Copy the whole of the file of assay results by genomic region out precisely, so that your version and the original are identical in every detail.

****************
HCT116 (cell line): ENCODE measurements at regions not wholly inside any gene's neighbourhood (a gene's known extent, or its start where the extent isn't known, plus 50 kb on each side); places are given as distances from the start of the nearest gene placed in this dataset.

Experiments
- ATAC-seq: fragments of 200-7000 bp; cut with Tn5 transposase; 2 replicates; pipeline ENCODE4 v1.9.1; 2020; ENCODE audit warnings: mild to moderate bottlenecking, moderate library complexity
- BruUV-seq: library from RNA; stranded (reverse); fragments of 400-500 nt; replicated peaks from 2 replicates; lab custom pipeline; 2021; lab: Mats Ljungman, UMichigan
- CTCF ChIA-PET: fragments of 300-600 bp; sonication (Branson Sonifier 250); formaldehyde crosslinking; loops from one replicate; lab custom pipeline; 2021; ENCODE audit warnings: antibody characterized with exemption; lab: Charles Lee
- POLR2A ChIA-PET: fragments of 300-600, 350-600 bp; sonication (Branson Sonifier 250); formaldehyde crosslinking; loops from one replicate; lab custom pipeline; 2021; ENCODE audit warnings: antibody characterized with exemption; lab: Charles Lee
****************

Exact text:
HCT116 (cell line): ENCODE measurements at regions not wholly inside any gene's neighbourhood (a gene's known extent, or its start where the extent isn't known, plus 50 kb on each side); places are given as distances from the start of the nearest gene placed in this dataset.

Experiments
- ATAC-seq: fragments of 200-7000 bp; cut with Tn5 transposase; 2 replicates; pipeline ENCODE4 v1.9.1; 2020; ENCODE audit warnings: mild to moderate bottlenecking, moderate library complexity
- BruUV-seq: library from RNA; stranded (reverse); fragments of 400-500 nt; replicated peaks from 2 replicates; lab custom pipeline; 2021; lab: Mats Ljungman, UMichigan
- CTCF ChIA-PET: fragments of 300-600 bp; sonication (Branson Sonifier 250); formaldehyde crosslinking; loops from one replicate; lab custom pipeline; 2021; ENCODE audit warnings: antibody characterized with exemption; lab: Charles Lee
- POLR2A ChIA-PET: fragments of 300-600, 350-600 bp; sonication (Branson Sonifier 250); formaldehyde crosslinking; loops from one replicate; lab custom pipeline; 2021; ENCODE audit warnings: antibody characterized with exemption; lab: Charles Lee